The company reaffirmed its 2023 financial guidance, which includes adjusted EBITDA of $15.9-$16.5 billion and DCF per share between $5.25 to $5.65.
Dividend and buybacks: The new quarterly dividend is $0.8875 ($3.55 a year), to yield 6.8 per cent. It’s the 28th consecutive year the company has increased its payout.
On Jan. 4, the TSX approved Enbridge’s normal course issuer bid (NCIB) to purchase, for cancellation, up to 27,938,163 of its outstanding common shares for an aggregate amount of up to $1.5 billion. The NCIB commenced on Jan. 6 and expires on the earlier date of Jan. 5, 2024, or when the company reaches its share repurchase limit.
Outlook: More of the same, unless Michigan wins its battle to shut down Line 5. That would be a serious blow for the company and would leave Ontario scrambling for alternative fuel supplies.
My advice: Hold. This stock is strictly a yield play at this stage, and a good yield it is.
TC Energy Inc.
Background: TC Energy is one of North America’s major pipeline companies, with 92,600 km of natural gas pipelines and 4,900 km of oil pipelines. It also owns or has interests in 10 power generation facilities with combined capacity of approximately 6,000 megawatts.
Performance: The stock hit a 52-week low of $52.12 in late December but has recovered some ground since.
Recent developments: As with Enbridge the bottom line in the fourth quarter was awash with red ink. The company announced a net loss attributable to common shares of $1.4 billion (-$1.42 per share), compared to net income of $1.1 billion ($1.14 per share) in 2021. This was mainly due to the rising cost of the Coastal GasLink pipeline.
For the full year, net income attributable to common shares was $600 million ($0.64 per share), compared to $1.8 billion ($1.87 per share) in 2021.
CEO François Poirier said 2023 will present macroeconomic challenges for the company but he expects comparable EBITDA to be 5-7 per cent higher than last year.
“We continue to expand, extend, and modernize our diversified energy portfolio,” he said. “In 2022, we sanctioned $8.8 billion of projects that are consistent with our risk preferences and expected to deliver a combined return that is above our targeted range of 7-9 per cent. We placed $5.8 billion of projects in service during 2022, with an additional $6 billion expected in 2023.”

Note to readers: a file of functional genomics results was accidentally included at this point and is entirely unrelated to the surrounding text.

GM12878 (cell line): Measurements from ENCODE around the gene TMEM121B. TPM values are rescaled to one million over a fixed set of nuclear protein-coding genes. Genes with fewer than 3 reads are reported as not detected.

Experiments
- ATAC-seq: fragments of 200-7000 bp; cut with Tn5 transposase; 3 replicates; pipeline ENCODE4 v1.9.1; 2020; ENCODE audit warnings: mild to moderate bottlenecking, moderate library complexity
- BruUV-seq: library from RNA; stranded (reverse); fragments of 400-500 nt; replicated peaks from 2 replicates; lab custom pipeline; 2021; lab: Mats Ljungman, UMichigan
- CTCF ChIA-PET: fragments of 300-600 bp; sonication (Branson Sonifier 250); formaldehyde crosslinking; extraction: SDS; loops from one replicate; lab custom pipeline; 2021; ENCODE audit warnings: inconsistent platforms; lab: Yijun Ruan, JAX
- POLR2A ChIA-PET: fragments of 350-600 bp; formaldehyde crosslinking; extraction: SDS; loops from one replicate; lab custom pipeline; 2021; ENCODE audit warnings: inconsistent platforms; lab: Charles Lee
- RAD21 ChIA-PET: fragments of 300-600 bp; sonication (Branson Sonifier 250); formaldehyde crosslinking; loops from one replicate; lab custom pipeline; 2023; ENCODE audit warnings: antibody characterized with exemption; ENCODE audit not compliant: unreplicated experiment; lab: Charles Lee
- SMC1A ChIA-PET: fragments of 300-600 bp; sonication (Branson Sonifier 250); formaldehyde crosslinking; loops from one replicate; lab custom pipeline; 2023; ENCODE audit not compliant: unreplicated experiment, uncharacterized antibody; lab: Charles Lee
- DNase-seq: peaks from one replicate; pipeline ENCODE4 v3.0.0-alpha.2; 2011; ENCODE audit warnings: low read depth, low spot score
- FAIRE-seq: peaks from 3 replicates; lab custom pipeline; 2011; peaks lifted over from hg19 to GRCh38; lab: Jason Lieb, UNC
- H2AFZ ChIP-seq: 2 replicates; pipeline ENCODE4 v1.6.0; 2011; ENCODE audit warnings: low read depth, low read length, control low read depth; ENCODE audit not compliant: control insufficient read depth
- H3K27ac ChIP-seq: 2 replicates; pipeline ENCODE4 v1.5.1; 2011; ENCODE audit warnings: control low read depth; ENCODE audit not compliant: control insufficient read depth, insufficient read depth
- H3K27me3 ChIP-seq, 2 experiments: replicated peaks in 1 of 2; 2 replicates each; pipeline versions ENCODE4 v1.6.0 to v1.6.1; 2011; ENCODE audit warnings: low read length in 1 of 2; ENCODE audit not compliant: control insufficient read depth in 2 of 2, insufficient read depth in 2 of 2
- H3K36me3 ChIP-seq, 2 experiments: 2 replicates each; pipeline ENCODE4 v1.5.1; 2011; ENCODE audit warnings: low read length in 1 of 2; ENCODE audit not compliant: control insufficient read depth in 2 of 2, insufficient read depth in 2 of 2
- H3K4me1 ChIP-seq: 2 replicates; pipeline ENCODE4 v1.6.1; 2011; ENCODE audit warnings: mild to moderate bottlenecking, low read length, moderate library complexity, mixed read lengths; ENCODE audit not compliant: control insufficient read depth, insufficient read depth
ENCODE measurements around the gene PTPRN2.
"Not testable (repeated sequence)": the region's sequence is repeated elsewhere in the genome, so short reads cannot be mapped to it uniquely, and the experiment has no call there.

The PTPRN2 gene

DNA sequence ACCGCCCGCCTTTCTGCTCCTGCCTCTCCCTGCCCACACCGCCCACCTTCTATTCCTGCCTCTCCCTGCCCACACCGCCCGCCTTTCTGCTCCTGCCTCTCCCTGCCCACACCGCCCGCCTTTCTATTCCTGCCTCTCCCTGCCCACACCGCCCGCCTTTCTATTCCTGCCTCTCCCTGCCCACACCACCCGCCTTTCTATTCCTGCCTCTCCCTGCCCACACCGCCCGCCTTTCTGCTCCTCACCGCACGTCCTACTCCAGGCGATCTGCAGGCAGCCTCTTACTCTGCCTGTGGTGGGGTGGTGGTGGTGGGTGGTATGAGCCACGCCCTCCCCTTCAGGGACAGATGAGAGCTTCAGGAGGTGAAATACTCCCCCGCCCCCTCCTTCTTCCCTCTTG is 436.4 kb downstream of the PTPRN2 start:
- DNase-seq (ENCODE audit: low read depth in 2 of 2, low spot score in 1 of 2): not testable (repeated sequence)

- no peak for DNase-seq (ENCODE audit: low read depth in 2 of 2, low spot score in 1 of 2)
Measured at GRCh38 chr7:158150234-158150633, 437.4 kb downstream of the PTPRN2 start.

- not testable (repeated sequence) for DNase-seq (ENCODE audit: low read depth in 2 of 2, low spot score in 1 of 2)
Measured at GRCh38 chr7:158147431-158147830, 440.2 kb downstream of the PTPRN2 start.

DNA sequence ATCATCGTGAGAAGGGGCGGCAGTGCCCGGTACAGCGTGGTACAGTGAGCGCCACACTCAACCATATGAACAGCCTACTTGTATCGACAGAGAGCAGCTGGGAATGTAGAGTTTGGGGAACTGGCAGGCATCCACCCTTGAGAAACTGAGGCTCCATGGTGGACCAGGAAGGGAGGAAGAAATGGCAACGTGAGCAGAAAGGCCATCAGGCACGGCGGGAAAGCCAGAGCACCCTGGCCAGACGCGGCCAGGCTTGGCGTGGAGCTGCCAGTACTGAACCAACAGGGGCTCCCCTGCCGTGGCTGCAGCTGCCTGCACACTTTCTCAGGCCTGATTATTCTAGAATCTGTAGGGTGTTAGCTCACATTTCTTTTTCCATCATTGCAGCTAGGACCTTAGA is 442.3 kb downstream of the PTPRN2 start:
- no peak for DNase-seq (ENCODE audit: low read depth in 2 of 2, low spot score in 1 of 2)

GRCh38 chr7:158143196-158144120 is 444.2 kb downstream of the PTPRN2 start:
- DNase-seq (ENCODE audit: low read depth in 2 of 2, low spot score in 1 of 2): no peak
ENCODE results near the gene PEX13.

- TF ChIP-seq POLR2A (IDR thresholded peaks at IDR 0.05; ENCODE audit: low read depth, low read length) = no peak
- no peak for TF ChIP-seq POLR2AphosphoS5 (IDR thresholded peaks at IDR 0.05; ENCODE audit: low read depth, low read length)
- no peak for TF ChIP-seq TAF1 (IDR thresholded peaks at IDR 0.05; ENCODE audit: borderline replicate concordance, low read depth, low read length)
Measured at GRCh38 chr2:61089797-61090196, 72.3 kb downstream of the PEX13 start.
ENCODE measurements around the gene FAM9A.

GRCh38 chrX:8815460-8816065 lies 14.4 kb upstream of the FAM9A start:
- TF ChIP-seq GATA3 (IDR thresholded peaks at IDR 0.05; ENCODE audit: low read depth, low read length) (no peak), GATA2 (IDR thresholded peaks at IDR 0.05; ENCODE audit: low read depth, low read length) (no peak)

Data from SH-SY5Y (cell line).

As for Coastal GasLink, the company said it is dealing with such difficult conditions as shortages of skilled labour, impacts of contractor underperformance and disputes, as well as weather-related challenges.
Dividend: The board of directors raised the dividend to $0.93 per share for the quarter ending March 31. That’s equivalent to $3.72 per share on an annualized basis, an increase of 3.3 per cent. It’s the twenty-third consecutive year the company has raised the dividend. The stock yields 6.5 per cent at the current price.
Outlook: Coastal GasLink is draining the company’s resources at this time and it’s more than a year away from going into service. The other new projects coming on stream will help, but I don’t see a lot of upside in the stock at this time.
My advice: Hold for yield.
The bottom line is that both these pipeline giants are looking at only modest growth this year. Investors seeking strong and dependable cash flow should buy the dips, but don’t expect much in the way of price appreciation unless the interest rate scenario should suddenly turn around. That’s unlikely but not impossible if a strong recession hits.
Gordon Pape is Editor and Publisher of the Internet Wealth Builder and Income Investor newsletters. For more information and details on how to subscribe, go to www.buildingwealth.ca.